It’s banal. It’s cynical. It lacks all credibility. Yet somehow Blue Monday has become an actual thing, a date that registers on our cultural calendar and even has its own Wikipedia page. This is the day, usually the third Monday in January that Psychologist Dr Cliff Arnall showed to be the most miserable day of the year. Beginning life as a press release by Sky Travel in 2005, the history of Blue Monday has been much discussed by PR watchers. Arnall’s research comes straight from the land of Lilliput. The good doctor purportedly sold his name to the agency that drafted the phoney study; his affiliated institution, Cardiff University, quickly distanced themselves from the pseudo research.
Despite having scientific claims that make Sherlock’s mind palace look like robust cognitive psychology Blue Monday became a handy brandwagon. Then something strange happened. Year after year Blue Monday kept coming back, in increasingly more elaborate iterations. As brands gradually sunk their claws into social media around the turn of the current decade Blue Monday become a trend divorced from its dubious origins. Today we’ve seen themed messaging beyond the obvious brands, from the lofty heights of the BBC and Globe Theatre to (gasp) the British Medical Association. Although some tongues may well be in cheek the sheer ubiquity of the moniker has effectively legitimised the day.
The story of Blue Monday demonstrates the power of an idea to trump the facts. People buy into the notion that the start of an unremarkable week in a bleak month, when you’re broke after Christmas and have used up all your leave until June, is probably the year’s shittiest day. To have a day to acknowledge this low point is an act of solidarity signalling. We are all in it together and, via social media, we are invited to join in the struggle to get to the other side of this 24 hours.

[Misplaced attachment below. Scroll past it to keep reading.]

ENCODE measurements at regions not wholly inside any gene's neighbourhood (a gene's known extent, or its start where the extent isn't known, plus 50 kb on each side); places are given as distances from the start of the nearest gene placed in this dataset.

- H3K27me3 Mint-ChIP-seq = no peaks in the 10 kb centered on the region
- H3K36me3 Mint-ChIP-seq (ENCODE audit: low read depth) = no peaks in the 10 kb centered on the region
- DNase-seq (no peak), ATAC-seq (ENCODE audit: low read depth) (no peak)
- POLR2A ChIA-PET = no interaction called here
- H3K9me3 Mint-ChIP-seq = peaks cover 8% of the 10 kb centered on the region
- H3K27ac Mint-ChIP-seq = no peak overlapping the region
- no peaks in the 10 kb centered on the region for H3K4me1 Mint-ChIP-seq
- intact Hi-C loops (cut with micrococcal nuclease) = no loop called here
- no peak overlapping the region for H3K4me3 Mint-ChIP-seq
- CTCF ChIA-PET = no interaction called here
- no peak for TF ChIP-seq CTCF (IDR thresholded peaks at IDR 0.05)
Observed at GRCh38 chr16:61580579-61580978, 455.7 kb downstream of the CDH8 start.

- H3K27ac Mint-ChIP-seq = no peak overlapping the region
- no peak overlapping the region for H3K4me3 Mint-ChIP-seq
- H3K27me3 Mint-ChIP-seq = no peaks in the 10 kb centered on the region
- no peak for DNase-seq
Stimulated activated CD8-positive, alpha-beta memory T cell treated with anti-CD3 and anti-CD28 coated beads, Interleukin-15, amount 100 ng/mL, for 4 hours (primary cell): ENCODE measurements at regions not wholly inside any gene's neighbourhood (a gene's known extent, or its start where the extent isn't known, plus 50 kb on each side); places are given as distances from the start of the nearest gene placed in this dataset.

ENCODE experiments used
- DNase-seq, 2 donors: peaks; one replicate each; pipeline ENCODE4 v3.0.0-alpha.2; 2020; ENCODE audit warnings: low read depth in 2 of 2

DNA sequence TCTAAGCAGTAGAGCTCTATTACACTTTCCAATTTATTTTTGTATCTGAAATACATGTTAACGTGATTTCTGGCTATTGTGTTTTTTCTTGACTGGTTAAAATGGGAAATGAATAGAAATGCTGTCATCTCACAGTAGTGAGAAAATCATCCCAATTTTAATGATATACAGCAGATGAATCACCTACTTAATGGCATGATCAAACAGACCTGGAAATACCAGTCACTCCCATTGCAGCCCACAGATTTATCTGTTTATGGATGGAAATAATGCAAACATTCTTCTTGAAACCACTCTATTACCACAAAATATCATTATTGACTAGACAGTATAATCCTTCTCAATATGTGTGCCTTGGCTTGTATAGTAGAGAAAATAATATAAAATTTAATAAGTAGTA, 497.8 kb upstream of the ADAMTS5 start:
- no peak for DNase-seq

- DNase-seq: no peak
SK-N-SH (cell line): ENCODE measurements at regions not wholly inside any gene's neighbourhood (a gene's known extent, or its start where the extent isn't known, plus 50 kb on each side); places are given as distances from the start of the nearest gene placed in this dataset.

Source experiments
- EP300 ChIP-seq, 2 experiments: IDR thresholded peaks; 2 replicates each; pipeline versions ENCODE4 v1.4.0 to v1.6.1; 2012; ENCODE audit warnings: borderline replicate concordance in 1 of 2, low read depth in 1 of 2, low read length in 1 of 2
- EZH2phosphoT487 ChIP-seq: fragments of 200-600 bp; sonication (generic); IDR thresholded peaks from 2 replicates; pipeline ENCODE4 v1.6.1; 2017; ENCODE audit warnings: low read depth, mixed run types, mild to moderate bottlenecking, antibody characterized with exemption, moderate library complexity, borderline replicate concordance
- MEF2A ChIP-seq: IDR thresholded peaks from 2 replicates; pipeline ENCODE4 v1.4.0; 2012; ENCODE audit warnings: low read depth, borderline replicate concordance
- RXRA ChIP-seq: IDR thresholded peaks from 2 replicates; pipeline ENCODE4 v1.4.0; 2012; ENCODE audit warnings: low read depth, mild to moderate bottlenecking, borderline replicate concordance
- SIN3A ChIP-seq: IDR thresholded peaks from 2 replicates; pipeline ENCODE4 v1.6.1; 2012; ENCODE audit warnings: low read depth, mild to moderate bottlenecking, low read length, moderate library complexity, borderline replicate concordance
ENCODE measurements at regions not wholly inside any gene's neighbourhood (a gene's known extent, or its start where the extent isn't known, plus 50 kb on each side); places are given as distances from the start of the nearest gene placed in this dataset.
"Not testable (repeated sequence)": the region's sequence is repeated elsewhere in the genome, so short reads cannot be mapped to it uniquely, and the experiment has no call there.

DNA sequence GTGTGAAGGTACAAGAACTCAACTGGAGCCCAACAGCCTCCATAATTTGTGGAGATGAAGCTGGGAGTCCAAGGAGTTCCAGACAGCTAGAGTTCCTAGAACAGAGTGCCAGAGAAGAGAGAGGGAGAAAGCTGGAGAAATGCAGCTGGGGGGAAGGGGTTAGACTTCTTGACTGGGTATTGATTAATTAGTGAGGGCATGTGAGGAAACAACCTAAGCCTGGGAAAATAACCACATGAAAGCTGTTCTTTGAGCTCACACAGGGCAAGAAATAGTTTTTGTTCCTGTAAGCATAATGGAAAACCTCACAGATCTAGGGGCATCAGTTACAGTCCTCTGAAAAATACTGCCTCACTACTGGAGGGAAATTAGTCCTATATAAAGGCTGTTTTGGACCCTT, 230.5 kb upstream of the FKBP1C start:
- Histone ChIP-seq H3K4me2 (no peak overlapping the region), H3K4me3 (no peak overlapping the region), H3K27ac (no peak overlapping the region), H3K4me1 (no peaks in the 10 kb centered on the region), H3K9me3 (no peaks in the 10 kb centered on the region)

The media remains as complicit as the PRs. This imaginative use of information provides the content on which papers, quality and tabloid alike, depend. Over the summer we conducted our own research (yet to receive Dr Arnall’s endorsement) of the extent to which PR influences the news in four UK red tops. We found that the ratio of PR to original reporting was, on average, 9:1. One story that went everywhere was a report on the psychologically beneficial effects of observing fish conducted by researchers at…an aquarium. It is simply not in the interest of journalism to scrutinise their stories too closely.
The principle behind Blue Monday is as old as storytelling itself. You latch onto people’s hopes and wishes, fears and worries, and attach a spuriously rationalised moment that provides vendors with a window in which to capitalise. Historically we haven’t needed Twitter to reduce our calendar to itemised moments. The creation of Christmas –a day that notionally celebrates an unauthenticated birth of a possibly fictional miracle worker- is only a more established version of Blue Monday. Give it a few more years and perhaps the latter will also have its own decorative tat and festive songs (a New Order hit springs to mind).
If you don’t care for Blue Monday have no fear. According to national-awareness-days.com tomorrow is National Popcorn Day and next Monday we can all join in with international bubble wrap appreciation day. Whoever said January was dull?